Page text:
Necmettin YILDIZ1, Gonca ÖDEMİŞ GÜNGEN1, Olga YAYLALI2, Füsun ARDIÇ1

1Departments of Physical Medicine and Rehabilitation, Medical Faculty of Pamukkale University, Denizli, Turkey
2Department of Nuclear Medicine Medical Faculty of Pamukkale University, Denizli, Turkey

Keywords: Bone scintigraphy, complex regional pain syndrome, lumbar disc herniation


Complex regional pain syndrome (CRPS) is a syndrome characterized by a combination of pain, trophic changes, and vasomotor disturbances. Although the case reports in the literature describing the CRPS secondary to lumbar disc herniation (LDH) are abundant, in these case reports CRPS is diagnosed in only one extremity. Based on the most recent information available, this is the first case of CRPS associated with LDH that developed in bilateral lower extremities and could be successfully treated conservatively. A 49-year-old male patient was admitted to the clinic with complaints of pain and swelling of both feet and ankles, particularly on the left side. The patient had a history of an episode of low back pain radiating down the left leg that had developed two months previously after bending and lifting. Lumbar magnetic resonance imaging showed posterocentrally- and bilateral paramedially-located L5-S1 disc protrusion. One month after the onset of low back pain, painful stiffness and swelling developed in the joints of both ankles and feet, accompanied by edema, hyperhydrosis and allodynia in the dorsum of the left foot. He did not have any history of trauma. The medical history and laboratory investigations were normal. A diagnosis of CRPS in bilateral lower extremities was confirmed by direct foot-ankle radiographs and three-phase bone scintigraphy. A comprehensive conservative treatment program consisting of drug treatment (nonsteroidal anti-inflamatory drugs, gabapentin and calcitonin), physical therapy, and rehabilitation methods consisting of active-passive range of motion exercises to both ankles with gentle stretching, desensitization activities, gait training, application of a hot pack, ultrasound and transcutaneous electrical nerve stimulation to the lumbar region were applied. The patient's symptoms were relieved by these conservative treatments in six weeks. No recurrence occurred after a follow-up of 12 months. CRPS should be considered as a cause of persistently painful and swollen bilateral lower extremities in a patient with LDH. Early, accurate diagnosis should permit initiation of appropriate treatment and increase the success of the treatment.


Causalgia or complex regional pain syndrome (CRPS)- type II is a syndrome formed by a combination of pain, trophic changes and vasomotor disturbances. This syndrome is characterized by pain on active or passive movement, abnormal regulation of blood flow and sweating, and edema of skin and subcutaneous tissues.[1] It is self-limiting in some individuals which results in long-lasting impairment for some and disability in others.[2]

Although cases describing CRPS secondary to lumbar disc herniation (LDH) are abundant in the literature,[3-9] CRPS in these reports developed in association with LDH or after disc surgery in one extremity. To our knowledge, based on our review of the literature, we have not found any case of bilateral CRPS in the lower extremities associated with LDH and hereby present the first such case which was successfully treated conservatively.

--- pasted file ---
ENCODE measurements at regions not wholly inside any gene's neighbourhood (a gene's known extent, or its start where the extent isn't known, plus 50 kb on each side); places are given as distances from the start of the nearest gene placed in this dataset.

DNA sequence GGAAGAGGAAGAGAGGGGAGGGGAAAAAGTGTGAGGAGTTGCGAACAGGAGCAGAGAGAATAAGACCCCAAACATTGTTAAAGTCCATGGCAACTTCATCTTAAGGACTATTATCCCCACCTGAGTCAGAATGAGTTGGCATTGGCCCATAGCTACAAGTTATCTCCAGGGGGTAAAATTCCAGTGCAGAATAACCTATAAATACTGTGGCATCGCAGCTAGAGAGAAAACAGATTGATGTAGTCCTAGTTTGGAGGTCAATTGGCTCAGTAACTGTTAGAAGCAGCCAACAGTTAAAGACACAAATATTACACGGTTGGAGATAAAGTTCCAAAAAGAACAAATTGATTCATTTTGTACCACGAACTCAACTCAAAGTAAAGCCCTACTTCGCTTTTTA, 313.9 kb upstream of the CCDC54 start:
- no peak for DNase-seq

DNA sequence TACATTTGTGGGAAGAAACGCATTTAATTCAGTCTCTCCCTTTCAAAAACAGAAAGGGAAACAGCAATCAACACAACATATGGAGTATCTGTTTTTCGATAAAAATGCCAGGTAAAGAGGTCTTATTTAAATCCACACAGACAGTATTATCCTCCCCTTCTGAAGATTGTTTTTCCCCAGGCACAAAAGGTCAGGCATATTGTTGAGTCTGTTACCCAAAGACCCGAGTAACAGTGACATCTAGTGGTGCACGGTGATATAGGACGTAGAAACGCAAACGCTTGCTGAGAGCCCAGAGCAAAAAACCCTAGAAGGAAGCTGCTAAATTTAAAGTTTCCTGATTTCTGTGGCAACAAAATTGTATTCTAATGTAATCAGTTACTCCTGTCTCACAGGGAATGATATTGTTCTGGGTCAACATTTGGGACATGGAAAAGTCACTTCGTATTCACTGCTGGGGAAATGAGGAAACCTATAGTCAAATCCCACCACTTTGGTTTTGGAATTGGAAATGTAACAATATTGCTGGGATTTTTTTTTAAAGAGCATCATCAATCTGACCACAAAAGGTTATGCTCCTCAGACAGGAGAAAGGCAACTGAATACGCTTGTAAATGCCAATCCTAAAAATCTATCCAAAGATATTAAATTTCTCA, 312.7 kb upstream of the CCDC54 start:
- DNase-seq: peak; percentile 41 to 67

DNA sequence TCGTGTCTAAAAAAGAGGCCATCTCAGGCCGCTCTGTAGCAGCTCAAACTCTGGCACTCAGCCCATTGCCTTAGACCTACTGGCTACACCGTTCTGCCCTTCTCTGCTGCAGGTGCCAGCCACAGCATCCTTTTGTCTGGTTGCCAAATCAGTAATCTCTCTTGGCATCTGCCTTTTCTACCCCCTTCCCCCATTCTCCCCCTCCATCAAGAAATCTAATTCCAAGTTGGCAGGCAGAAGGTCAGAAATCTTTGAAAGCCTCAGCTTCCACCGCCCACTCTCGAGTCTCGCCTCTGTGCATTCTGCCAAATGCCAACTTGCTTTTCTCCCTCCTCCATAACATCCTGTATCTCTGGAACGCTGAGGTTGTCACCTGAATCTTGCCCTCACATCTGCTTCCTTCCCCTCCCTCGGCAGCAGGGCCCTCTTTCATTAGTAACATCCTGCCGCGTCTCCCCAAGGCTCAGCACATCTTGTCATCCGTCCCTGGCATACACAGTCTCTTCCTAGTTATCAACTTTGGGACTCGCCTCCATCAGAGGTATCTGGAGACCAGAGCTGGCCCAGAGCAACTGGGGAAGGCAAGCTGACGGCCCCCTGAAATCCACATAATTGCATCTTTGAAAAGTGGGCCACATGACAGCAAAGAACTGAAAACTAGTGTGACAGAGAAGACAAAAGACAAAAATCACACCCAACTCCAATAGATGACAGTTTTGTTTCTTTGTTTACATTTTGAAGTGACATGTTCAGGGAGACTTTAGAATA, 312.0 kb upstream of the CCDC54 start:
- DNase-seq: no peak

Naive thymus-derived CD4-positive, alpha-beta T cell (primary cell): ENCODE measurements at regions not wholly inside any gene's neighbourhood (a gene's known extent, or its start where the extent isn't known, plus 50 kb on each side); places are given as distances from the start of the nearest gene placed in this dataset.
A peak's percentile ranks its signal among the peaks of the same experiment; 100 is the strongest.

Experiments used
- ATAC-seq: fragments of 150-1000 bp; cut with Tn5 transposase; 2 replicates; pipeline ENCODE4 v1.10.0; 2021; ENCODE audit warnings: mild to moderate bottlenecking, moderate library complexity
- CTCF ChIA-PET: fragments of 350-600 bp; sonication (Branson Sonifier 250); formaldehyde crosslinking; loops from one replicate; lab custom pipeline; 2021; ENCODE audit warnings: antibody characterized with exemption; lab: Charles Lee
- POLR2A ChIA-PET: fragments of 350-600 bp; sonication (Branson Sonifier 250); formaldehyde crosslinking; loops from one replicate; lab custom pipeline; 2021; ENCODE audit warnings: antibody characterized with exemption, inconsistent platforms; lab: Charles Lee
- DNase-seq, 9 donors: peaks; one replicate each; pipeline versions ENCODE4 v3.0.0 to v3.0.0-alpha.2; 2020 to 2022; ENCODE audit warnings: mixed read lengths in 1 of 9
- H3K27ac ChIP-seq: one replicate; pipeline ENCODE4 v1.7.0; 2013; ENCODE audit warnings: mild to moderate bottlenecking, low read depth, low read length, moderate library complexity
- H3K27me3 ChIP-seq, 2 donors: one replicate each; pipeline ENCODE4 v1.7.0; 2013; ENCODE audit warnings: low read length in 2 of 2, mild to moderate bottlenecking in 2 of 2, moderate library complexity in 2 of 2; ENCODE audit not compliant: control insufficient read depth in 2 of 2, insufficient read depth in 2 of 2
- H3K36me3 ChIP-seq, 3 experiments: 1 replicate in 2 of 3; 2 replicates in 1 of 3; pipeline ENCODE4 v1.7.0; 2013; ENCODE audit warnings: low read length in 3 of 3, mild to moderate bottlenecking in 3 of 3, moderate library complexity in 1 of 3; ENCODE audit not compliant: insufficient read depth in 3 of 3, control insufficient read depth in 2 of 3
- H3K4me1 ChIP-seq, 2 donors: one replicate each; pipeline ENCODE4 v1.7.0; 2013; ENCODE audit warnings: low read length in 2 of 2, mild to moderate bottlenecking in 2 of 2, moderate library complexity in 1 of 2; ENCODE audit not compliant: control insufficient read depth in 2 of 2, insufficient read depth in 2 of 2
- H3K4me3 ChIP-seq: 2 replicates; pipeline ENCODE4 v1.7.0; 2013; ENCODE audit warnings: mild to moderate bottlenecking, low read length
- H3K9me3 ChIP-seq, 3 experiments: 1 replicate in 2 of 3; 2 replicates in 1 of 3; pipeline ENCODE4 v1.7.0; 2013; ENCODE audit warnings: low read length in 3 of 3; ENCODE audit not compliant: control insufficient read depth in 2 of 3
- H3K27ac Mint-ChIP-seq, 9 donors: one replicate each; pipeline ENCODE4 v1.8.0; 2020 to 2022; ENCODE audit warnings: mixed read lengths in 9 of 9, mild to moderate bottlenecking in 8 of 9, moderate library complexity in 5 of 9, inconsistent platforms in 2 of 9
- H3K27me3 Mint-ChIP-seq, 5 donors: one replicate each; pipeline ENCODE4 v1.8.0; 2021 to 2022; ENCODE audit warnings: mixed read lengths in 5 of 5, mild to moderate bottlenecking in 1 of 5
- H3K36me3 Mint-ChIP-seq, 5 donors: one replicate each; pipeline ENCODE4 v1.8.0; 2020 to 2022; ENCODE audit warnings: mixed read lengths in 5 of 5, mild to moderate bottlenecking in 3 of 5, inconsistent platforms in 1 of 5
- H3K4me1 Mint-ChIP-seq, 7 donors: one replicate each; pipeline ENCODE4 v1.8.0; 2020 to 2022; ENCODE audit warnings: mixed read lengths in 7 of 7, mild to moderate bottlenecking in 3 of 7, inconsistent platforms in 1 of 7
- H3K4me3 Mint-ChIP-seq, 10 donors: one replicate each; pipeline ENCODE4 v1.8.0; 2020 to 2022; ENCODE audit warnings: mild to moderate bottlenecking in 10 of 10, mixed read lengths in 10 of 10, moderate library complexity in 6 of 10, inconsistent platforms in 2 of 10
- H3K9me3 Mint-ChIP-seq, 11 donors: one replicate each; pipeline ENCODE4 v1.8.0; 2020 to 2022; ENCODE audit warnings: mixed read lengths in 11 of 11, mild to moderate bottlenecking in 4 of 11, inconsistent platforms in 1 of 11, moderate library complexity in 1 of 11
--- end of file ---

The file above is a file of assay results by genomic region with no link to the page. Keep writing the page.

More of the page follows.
Case Report

A 49-year-old man complained of pain and swelling of the feet and ankles, particularly on the left side. Two months previously, he had experienced an episode of low back pain radiating down the left leg which developed after an episode of bending and lifting. At that time, he was diagnosed with LDH which was confirmed by magnetic resonance (MR) imaging. The lumbar spine MR images showed L5-S1 disc protrusion in the posterocentral region and in bilateral paramedian regions which was more apparent on the right side (Figure 1). His pain decreased after several days of bed rest and analgesic treatment. One month later low back pain, aching and stiffness developed in the joints of both ankles and feet and was accompanied by dorsal hyperalgesia and allodynia of the left foot. The aching was exacerbated by local pressure or attempted foot movement. Over the next month the symptoms steadily worsened to the point of an inability to bear any weight on the right foot. Mild swelling of the feet, edema, and hyperhydrosis of the left foot were also noted. Ankle motion was restricted near the end of range. There was a complaint of low back discomfort. Straight leg raising on the left side was only 45 degrees. There was a suggestion of mild plantar flexor weakness (4/5, 0 to 5 scale) on the left, but extreme pain on palpation of the left lower extremity prevented reliable motor strength and sensorial evaluation. The remainder of the neuromuscular examination was unremarkable. Rectal tone was intact, and pulses were normal. The patient had no history of trauma. Past medical history, family history and a review of systems were unremarkable revealing no indication of endocrine, rheumatologic or other systemic diseases.

Routine laboratory investigations disclosed no abnormalities. Electromyography disclosed involvement of the left S1 root (gastrocnemius muscle had 2+ waves with mild decreased motor unit numbers) and corresponding paraspinal muscles suggestive of preganglionic damage; sensory and motor conduction was normal. Foot radiographs showed a pattern of osteopenia consistent with left CRPS (Figure 2). Technetium-99m methylene diphosphonate (Tc-99m MDP) three-phase bone scintigraphy (TPBS) confirmed the clinical diagnosis of bilateral CRPS by detecting the mild or intense increased activity uptake in a dynamic, early blood pool, especially in delayed static images (Figure 3).